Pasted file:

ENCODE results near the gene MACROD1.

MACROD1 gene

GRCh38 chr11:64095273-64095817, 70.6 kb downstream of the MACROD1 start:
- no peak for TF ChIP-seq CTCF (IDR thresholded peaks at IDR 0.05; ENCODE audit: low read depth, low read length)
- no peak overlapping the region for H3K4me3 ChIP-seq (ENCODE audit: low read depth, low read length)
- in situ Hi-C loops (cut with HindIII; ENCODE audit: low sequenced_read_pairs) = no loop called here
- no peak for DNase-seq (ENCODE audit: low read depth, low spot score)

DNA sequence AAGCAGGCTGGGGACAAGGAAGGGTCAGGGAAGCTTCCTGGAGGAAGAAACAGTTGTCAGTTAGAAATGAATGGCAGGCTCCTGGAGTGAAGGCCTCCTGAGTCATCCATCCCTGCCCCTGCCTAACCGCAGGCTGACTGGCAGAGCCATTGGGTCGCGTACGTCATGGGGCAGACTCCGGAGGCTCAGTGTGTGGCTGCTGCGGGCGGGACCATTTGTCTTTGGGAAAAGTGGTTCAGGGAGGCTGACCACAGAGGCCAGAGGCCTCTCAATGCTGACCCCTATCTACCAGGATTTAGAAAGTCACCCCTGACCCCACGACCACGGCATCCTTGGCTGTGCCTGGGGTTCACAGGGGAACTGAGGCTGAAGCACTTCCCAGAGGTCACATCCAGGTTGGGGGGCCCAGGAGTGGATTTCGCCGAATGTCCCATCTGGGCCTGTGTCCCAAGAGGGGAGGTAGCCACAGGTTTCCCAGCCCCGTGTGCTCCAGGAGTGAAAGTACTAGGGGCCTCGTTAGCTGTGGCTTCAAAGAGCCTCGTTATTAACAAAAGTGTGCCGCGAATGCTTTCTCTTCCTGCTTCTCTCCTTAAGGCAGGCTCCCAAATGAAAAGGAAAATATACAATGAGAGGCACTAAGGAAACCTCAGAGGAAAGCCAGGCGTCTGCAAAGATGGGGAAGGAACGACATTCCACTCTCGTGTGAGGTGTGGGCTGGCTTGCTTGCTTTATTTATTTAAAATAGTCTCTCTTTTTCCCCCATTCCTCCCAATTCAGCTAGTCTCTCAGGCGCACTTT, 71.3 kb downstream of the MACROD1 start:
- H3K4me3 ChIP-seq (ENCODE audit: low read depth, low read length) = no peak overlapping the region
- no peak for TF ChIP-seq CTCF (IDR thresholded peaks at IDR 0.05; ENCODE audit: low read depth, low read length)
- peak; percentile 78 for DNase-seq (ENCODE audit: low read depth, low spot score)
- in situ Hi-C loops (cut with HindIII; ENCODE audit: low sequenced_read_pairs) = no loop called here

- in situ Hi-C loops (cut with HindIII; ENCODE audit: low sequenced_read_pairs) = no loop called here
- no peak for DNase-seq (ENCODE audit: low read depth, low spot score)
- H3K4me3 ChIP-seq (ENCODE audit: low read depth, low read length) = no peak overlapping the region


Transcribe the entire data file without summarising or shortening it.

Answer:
ENCODE results near the gene MACROD1.

MACROD1 gene

GRCh38 chr11:64095273-64095817, 70.6 kb downstream of the MACROD1 start:
- no peak for TF ChIP-seq CTCF (IDR thresholded peaks at IDR 0.05; ENCODE audit: low read depth, low read length)
- no peak overlapping the region for H3K4me3 ChIP-seq (ENCODE audit: low read depth, low read length)
- in situ Hi-C loops (cut with HindIII; ENCODE audit: low sequenced_read_pairs) = no loop called here
- no peak for DNase-seq (ENCODE audit: low read depth, low spot score)

DNA sequence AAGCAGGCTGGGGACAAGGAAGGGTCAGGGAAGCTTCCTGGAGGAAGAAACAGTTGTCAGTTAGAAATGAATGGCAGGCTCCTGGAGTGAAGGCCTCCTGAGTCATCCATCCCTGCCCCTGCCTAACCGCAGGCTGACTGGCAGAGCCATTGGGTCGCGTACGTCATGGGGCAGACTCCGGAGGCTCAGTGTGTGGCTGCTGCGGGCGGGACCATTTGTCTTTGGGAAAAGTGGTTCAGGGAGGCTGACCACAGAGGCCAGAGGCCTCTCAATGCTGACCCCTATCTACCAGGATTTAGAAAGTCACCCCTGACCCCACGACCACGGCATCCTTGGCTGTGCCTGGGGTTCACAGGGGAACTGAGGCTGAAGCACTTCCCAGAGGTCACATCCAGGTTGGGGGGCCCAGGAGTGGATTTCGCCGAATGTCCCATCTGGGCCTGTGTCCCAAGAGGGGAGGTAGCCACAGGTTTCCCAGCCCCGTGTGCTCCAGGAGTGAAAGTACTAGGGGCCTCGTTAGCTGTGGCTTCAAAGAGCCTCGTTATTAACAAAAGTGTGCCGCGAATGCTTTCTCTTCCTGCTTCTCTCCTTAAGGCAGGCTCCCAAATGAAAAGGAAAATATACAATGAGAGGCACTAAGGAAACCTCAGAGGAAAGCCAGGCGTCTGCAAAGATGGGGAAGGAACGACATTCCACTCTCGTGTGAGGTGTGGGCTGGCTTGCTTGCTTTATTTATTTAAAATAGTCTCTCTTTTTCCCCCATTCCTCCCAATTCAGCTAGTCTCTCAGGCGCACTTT, 71.3 kb downstream of the MACROD1 start:
- H3K4me3 ChIP-seq (ENCODE audit: low read depth, low read length) = no peak overlapping the region
- no peak for TF ChIP-seq CTCF (IDR thresholded peaks at IDR 0.05; ENCODE audit: low read depth, low read length)
- peak; percentile 78 for DNase-seq (ENCODE audit: low read depth, low spot score)
- in situ Hi-C loops (cut with HindIII; ENCODE audit: low sequenced_read_pairs) = no loop called here

- in situ Hi-C loops (cut with HindIII; ENCODE audit: low sequenced_read_pairs) = no loop called here
- no peak for DNase-seq (ENCODE audit: low read depth, low spot score)
- H3K4me3 ChIP-seq (ENCODE audit: low read depth, low read length) = no peak overlapping the region